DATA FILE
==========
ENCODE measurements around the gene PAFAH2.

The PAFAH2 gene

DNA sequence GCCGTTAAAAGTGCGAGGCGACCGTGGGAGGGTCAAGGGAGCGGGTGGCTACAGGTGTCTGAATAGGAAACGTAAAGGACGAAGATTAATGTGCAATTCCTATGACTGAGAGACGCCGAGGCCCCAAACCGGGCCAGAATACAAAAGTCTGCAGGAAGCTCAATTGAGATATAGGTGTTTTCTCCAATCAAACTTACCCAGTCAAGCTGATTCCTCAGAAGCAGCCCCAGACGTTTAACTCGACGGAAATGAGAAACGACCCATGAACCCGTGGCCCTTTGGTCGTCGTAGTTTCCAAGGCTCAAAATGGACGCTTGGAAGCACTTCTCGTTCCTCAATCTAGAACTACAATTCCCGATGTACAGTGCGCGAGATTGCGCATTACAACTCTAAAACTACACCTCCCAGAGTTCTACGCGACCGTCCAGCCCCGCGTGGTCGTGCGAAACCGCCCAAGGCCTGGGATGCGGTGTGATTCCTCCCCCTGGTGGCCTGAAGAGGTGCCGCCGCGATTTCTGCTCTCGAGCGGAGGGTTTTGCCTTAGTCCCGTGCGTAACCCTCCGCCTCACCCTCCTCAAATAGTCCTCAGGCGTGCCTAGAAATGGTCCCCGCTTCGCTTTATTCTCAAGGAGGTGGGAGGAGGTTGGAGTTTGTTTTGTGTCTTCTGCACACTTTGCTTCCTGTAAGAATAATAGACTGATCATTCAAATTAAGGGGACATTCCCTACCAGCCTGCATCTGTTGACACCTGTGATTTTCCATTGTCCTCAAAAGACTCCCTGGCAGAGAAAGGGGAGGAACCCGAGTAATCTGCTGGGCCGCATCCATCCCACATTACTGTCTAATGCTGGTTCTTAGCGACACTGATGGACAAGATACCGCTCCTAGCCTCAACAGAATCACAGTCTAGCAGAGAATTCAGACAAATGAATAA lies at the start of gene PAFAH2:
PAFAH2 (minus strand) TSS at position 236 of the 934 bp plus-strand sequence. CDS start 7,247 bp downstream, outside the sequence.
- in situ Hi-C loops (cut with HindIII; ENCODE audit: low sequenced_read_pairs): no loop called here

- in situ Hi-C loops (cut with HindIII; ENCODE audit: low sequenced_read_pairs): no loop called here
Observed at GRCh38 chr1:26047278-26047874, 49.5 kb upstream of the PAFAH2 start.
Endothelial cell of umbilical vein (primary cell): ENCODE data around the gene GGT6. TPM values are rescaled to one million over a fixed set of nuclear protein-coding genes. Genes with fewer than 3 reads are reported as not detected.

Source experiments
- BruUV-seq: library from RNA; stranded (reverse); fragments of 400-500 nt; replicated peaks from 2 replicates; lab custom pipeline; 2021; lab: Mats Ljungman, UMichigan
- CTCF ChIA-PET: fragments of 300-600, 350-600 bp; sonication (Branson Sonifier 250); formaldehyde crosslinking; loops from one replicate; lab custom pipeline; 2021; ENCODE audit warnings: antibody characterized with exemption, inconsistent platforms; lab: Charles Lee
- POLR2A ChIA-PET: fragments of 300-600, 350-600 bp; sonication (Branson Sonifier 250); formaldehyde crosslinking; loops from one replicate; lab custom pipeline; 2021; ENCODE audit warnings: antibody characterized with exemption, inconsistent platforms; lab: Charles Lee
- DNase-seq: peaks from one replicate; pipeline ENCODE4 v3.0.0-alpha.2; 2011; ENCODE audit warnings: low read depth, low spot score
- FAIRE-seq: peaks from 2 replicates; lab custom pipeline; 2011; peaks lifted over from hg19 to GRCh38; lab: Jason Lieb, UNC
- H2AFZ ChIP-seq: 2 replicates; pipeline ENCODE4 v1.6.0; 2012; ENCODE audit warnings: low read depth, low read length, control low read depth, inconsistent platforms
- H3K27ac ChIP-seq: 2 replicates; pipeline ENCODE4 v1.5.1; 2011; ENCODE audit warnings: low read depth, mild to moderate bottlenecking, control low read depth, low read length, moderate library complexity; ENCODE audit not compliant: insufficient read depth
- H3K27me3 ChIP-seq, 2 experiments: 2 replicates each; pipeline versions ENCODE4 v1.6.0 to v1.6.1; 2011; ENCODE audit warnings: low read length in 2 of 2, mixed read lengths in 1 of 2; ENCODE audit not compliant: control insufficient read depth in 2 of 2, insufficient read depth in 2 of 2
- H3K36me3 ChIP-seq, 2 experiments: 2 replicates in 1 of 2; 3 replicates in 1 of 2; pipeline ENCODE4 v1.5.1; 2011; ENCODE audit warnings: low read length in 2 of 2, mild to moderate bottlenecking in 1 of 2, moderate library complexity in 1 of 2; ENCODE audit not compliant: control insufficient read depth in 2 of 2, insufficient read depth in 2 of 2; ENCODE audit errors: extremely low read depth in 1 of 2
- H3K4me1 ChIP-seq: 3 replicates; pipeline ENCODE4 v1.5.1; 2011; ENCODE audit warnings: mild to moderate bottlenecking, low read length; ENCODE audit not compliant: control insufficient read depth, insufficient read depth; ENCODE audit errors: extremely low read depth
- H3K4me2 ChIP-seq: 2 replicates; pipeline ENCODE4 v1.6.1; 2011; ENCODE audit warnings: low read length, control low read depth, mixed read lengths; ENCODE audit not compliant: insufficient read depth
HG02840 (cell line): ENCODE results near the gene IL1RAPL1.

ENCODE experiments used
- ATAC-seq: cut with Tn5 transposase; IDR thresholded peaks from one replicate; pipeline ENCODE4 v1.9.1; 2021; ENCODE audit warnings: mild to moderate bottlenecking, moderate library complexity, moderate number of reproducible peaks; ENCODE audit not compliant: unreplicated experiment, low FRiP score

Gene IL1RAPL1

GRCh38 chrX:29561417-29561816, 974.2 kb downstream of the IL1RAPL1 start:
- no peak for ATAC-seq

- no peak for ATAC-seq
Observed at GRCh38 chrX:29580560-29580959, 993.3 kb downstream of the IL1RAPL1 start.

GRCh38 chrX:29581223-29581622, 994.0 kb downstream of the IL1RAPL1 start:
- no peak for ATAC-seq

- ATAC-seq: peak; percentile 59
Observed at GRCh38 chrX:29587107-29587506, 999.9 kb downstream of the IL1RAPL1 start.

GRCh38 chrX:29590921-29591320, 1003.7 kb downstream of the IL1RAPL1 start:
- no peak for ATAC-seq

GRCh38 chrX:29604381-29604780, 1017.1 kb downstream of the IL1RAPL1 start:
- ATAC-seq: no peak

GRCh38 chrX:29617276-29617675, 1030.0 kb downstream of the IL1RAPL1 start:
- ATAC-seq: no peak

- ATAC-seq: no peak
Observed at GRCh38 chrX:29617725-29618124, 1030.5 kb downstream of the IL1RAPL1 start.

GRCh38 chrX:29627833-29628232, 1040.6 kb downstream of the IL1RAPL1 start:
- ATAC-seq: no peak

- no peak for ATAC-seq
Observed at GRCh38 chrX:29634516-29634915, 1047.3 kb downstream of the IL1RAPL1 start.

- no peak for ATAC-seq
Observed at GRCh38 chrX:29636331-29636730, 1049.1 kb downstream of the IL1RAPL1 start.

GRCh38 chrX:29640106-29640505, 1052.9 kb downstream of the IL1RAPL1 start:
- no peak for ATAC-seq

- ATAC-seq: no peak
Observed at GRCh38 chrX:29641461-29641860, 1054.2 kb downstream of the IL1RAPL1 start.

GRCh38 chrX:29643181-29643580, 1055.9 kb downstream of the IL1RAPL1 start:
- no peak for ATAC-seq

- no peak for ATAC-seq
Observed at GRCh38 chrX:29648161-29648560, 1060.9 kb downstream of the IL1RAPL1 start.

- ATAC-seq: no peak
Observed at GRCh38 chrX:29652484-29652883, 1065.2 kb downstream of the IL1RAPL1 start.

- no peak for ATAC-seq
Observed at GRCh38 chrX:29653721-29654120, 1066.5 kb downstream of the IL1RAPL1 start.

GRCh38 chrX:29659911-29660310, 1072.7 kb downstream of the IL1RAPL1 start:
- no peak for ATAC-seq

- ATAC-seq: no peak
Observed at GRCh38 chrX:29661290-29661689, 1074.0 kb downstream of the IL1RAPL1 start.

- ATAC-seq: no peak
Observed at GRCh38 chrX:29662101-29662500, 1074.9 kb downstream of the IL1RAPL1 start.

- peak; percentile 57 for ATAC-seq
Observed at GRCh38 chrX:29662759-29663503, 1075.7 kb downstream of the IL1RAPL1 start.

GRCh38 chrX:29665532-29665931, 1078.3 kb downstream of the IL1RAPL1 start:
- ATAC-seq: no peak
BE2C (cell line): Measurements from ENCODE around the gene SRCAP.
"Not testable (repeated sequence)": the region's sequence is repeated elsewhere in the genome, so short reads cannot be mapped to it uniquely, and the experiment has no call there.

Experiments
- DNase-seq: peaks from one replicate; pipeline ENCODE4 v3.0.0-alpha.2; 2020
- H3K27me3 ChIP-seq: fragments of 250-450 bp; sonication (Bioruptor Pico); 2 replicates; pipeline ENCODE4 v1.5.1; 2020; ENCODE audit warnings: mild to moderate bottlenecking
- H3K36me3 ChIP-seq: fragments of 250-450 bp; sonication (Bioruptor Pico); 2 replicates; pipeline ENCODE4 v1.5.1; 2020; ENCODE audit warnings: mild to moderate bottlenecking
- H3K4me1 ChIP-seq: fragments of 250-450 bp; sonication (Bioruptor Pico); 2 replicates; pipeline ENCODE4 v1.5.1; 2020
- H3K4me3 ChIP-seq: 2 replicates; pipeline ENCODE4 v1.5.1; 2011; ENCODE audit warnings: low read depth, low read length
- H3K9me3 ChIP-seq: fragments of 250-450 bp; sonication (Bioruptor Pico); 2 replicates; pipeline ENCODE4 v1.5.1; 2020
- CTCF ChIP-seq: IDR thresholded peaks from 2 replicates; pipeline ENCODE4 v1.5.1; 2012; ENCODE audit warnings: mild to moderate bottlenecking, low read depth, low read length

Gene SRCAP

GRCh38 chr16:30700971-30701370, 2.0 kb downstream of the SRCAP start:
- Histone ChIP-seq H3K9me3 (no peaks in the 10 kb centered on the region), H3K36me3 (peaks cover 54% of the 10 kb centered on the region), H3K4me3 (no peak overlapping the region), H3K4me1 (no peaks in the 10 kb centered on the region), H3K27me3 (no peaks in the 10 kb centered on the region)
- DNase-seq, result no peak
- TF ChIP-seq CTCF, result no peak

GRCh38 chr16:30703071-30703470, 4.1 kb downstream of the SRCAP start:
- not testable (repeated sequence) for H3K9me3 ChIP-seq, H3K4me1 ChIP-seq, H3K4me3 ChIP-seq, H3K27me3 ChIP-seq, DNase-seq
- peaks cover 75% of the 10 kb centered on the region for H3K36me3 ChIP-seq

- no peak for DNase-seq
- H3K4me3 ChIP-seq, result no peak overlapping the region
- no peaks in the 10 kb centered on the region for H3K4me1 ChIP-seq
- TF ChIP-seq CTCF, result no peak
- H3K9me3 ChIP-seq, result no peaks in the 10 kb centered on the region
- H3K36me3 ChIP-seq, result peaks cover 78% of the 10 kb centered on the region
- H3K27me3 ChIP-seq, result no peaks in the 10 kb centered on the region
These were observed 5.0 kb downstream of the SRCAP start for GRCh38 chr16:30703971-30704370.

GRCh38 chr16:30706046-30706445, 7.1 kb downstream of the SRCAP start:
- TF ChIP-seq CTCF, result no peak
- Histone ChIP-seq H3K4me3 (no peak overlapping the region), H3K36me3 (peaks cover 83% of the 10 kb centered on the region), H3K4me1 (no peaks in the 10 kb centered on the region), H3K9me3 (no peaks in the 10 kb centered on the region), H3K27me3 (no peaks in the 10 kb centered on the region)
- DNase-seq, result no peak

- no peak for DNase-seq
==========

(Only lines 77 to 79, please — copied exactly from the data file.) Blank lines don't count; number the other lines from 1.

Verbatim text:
- H3K9me3 ChIP-seq: fragments of 250-450 bp; sonication (Bioruptor Pico); 2 replicates; pipeline ENCODE4 v1.5.1; 2020
- CTCF ChIP-seq: IDR thresholded peaks from 2 replicates; pipeline ENCODE4 v1.5.1; 2012; ENCODE audit warnings: mild to moderate bottlenecking, low read depth, low read length

Gene SRCAP